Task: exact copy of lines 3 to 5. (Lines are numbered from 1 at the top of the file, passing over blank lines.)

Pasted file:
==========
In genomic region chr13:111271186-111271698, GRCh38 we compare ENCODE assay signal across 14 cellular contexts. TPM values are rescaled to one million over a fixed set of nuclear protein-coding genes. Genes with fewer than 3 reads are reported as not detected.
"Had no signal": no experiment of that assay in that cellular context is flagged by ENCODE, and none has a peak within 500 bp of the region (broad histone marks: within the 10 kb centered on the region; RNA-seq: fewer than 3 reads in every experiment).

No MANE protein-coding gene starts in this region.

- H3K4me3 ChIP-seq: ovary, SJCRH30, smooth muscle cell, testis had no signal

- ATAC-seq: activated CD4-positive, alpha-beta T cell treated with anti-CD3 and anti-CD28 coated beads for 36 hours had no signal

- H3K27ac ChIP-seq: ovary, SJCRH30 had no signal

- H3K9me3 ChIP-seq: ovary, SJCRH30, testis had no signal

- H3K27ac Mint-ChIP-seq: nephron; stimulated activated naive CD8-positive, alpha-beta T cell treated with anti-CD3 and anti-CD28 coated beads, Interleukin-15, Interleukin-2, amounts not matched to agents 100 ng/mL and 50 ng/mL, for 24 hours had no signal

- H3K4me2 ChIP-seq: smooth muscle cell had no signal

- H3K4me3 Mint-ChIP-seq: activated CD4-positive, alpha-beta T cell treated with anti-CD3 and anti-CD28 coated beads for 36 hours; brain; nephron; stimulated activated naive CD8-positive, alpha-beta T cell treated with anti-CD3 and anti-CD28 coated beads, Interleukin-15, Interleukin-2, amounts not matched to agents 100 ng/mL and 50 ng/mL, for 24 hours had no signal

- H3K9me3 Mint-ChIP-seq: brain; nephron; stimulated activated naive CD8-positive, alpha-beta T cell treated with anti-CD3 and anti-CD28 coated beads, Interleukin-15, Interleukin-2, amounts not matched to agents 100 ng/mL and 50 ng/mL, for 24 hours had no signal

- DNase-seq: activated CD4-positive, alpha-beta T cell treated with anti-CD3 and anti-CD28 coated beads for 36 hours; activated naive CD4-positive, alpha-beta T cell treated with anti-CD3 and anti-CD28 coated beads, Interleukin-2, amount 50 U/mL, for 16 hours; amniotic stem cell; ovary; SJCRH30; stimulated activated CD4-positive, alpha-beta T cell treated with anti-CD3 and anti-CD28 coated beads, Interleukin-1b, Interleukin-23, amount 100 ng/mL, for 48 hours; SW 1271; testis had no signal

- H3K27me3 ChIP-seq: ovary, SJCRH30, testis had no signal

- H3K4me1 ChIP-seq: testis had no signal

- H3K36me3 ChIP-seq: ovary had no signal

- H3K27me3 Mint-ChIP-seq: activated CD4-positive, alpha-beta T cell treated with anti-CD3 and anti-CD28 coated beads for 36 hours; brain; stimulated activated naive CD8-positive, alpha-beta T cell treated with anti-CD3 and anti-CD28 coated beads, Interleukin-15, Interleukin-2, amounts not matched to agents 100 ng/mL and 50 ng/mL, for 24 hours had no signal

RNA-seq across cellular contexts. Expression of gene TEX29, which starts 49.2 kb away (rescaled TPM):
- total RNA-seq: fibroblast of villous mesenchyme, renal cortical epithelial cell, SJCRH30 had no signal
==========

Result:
No MANE protein-coding gene starts in this region.

- H3K4me3 ChIP-seq: ovary, SJCRH30, smooth muscle cell, testis had no signal

- ATAC-seq: activated CD4-positive, alpha-beta T cell treated with anti-CD3 and anti-CD28 coated beads for 36 hours had no signal